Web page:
All the world’s a stage, and all the men and women merely players. An astute observation by the Bard, but a bit misleading. Had Will but ventured beyond the Globe Theater’s door he may have realized that humans aren’t the only animals who have acting chops.
I’m not talking about critters who pose in front of a movie or television camera while their personal trainer feeds them lines. And treats. Mercenaries all, and nothing but. One need search no further than yonder killdeer (Charadrius vociferous) to see an authentic actor working tirelessly at his or her craft. Never for money, always for love.
Not love of acting. It’s familial love that drives a bird to risk life, limb, and bad reviews. At least, that’s what we would call it were it displayed by a human parent. Scientists are wary of applying emotional terms to the behavior of anyone other than Homo sapiens, though, and those who are careless enough to try should expect to be on the receiving end of a harsh accusation from their colleagues: Anthropomorphism! The attribution of human characteristics and behavior to non-humans, and the biological community’s version of a Scarlet Letter. As a member of that cohort, rather than open myself up to criticism I’ll simply tell the story and you can decide for yourself.
First let’s set the stage. It could be a beach, mudflat, or sandbar—killdeer are related to shorebirds, after all. But you’ll also find touring companies far from an oceanfront theater; at a parking lot, a flat gravel rooftop, soccer field, or golf course near you.
The entire cast—male and female alike—wears the same easily recognizable costume: bronze back, wings, and crown; not one but two black cravats at the throat; and a white belly, neck, and forehead. Orange eyeliner completes the look. At 8–11” tall, the killdeer is lanky compared to other plovers. You might think height, combined with a dramatic ensemble, would make for a powerful stage presence. Oddly enough, the players can be rather difficult to spot against the usual green or sandy-brown scenery.
Act I: The curtain opens on our newly paired hero and heroine searching for the perfect place to build a home and raise a family. No McMansion for this down-to-earth couple—the acting life is a squatter’s life. Find a bit of open space with a decent view, move in, and call it your own. Carve a shallow depression in the grass or gravel with your feet, put all your speckled buff-colored eggs (4–6) in one basket… and then watch that basket!
Act II: It’s 3–4 weeks later and the next generation of killdeer Barrymores or Redgraves burst onto the scene. Wearing a velvety version of their parents apparel, these youngsters are precocial in the truest sense of the word—they can’t fly but they’re bright eyed and ready to hit the boards running as soon as their down is dry. It will take 20–30 days before they are able to strike out on their own… and it will be a perilous month indeed!
Act III: Enter the villain… bwa ha ha ha! [This is where you, as an audience member, should feel free to boo and hiss]. S/he may appear as a seagull, a falcon, a fox, an ATV, or a beachcomber. Further from shore the scoundrel might be dressed as a crow, a coyote, a cow, a dog or cat, a child, or a car.
Gasp! Who will save the children?!
No matter the size or form, or whether the threat is a tooth-filled maw, a flip-flop clad foot, or a steel-belted Firestone, without a moment’s hesitation or any consideration of personal safety, our fearless, feathered leading man or lady springs into action. Hurray!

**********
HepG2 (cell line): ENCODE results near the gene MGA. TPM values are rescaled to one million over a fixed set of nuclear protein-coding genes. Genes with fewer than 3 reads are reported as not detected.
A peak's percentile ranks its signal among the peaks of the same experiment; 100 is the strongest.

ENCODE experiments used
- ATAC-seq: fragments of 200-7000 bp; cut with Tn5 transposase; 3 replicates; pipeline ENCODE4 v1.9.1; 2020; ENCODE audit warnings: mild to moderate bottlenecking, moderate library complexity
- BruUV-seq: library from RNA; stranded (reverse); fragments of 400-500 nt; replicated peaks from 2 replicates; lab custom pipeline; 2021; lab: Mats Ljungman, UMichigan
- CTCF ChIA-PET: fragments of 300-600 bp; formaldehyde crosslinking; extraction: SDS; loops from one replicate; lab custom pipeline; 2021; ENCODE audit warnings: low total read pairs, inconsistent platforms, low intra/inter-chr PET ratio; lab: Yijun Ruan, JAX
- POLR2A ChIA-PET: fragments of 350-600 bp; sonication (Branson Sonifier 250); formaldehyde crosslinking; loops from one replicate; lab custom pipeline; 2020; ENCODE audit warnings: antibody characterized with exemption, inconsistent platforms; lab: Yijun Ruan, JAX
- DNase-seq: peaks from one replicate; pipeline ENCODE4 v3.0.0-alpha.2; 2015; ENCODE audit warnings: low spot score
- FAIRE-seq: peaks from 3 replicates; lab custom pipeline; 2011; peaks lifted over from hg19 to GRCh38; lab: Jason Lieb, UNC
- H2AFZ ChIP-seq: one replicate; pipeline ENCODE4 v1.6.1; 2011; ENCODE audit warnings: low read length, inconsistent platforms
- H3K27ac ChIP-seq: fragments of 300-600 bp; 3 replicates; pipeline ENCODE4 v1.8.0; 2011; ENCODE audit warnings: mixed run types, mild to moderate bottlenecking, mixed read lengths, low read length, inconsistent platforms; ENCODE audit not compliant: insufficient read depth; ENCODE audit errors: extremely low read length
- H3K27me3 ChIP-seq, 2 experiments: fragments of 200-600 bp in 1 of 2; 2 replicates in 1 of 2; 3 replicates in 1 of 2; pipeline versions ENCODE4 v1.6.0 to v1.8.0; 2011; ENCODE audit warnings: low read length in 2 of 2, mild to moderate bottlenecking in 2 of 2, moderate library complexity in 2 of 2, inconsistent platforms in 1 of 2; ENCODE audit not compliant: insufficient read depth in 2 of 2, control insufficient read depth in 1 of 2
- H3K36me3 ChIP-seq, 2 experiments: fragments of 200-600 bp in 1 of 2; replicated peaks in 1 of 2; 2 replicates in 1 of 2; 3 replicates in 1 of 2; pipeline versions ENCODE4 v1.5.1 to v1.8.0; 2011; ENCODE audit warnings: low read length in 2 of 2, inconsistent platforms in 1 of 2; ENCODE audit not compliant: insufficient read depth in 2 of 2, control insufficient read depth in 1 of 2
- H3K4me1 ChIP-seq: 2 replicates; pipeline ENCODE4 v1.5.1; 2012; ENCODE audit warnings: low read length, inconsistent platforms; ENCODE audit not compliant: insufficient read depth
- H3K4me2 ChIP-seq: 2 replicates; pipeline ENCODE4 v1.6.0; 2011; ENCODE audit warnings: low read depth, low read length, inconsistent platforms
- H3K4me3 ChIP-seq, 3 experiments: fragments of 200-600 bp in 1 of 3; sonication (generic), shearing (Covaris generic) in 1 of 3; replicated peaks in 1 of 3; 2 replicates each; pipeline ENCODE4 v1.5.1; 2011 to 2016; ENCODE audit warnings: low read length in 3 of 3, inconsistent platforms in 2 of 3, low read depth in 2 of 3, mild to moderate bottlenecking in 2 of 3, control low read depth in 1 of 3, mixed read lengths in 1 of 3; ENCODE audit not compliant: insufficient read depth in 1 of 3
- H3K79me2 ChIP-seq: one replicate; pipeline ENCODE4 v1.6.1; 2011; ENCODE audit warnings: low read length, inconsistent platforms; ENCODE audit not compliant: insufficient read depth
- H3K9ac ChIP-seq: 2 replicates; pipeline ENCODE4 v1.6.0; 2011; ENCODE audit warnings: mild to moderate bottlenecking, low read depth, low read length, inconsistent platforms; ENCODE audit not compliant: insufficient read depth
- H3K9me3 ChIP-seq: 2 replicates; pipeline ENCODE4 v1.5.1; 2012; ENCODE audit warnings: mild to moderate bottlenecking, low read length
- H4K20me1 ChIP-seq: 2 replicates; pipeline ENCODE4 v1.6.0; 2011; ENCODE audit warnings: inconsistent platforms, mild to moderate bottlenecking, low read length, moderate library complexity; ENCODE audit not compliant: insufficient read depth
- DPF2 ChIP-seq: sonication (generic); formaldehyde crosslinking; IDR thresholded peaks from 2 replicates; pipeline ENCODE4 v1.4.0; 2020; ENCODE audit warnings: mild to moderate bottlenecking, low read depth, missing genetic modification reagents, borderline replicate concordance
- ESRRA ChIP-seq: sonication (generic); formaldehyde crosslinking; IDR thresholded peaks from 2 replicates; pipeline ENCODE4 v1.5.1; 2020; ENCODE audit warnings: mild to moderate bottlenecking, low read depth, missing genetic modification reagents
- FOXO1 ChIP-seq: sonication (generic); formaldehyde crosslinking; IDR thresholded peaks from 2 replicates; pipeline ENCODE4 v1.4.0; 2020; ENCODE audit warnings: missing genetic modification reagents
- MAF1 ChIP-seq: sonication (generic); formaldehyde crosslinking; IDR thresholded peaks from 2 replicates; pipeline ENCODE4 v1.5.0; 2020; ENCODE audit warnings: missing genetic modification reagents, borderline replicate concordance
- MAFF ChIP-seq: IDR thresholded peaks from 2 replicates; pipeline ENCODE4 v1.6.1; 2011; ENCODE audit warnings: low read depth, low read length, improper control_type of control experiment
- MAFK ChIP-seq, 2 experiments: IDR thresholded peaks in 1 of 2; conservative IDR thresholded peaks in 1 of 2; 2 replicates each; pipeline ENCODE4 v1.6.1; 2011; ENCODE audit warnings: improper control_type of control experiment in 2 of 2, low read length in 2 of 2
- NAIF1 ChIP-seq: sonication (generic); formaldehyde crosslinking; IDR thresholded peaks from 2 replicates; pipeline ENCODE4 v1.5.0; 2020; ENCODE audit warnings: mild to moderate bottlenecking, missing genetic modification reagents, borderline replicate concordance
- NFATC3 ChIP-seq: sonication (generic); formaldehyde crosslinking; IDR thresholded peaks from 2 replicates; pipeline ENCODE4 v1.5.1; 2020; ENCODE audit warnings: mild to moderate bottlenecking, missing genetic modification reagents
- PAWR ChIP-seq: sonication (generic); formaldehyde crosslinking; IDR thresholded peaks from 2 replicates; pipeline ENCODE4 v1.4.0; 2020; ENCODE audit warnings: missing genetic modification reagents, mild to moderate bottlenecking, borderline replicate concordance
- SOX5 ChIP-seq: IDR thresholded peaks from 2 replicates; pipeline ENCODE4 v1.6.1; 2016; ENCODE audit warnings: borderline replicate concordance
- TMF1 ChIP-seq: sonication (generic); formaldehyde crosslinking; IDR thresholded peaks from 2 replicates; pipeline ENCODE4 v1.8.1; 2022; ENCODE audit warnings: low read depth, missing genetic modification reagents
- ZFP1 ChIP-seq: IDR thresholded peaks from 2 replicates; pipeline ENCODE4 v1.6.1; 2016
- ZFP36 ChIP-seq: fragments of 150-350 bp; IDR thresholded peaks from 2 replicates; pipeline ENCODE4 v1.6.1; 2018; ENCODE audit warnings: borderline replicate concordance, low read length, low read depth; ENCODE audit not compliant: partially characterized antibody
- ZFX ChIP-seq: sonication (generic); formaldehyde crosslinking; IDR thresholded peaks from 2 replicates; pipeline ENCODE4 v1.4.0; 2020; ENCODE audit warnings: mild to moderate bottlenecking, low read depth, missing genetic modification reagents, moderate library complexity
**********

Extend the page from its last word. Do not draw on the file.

Okay… that’s not technically accurate, but “flops into action” doesn’t have quite the same dramatic punch, now does it?
Here’s what really happens. When something threatens the eggs or hatchlings, the adult birds will act as if suddenly stricken with some crippling illness or injury. Barely able to walk and dragging one or both wings, the parent will attempt to lead the evil-doer away from the kiddos. Choose to follow and there’ll be some true scenery chewing. The real or perceived predator will be allowed to get closer… closer… nearly close enough to touch… but calling on one last drop of adrenaline, the bird flutters… stumbles… lurches… just… a bit… further…
Once the offspring are safe, a miraculous cure takes place instantaneously! Wings unfurl, there’s a flourish of feathers, and our hero/heroine is circling high above a startled stalker.
The crowd goes WILD!!
What motivates such a performance—love, instinct, or brain chemistry? The critics are still out on this one.
Kieran J. Lindsey, PhD, is an urban wildlife biologist, writer, and personal assistant to her wire-fox terrier, Dash. Kieran is co-author of Urban Wildlife Management, the first textbook on the subject. Additional wildlife career experiences include: Executive Director of the TWRC wildlife rehabilitation and education center (1997-1999, Houston, TX); former columnist for the Houston Chronicle newspaper (The Urban Jungle, 1998-2001); producer, writer, and host of Wild Things Radio!on KUNM-FM (1999-2001, Albuquerque, NM); Emmy® award-winning documentary producer. Currently, Kieran is Director of Virginia Tech's Online Master of Natural Resources program, Managing Editor of the peer-reviewed Journal of Wildlife Rehabilitation, and blogger at nextdoornature.org. She lives and works in Lafayette Square (because the Internet is amazing).
A prominent German-American publisher in St. Louis at that time, sponsored the Transatlantic voyage of a dozen Eurasian Tree Sparrows (Passer montanus, aka German sparrows) and representatives of 5 other species from his fatherland. Hoping to establish colonies in the Missouri Rhineland, shortly after their arrival the itinerant avians were released into the park.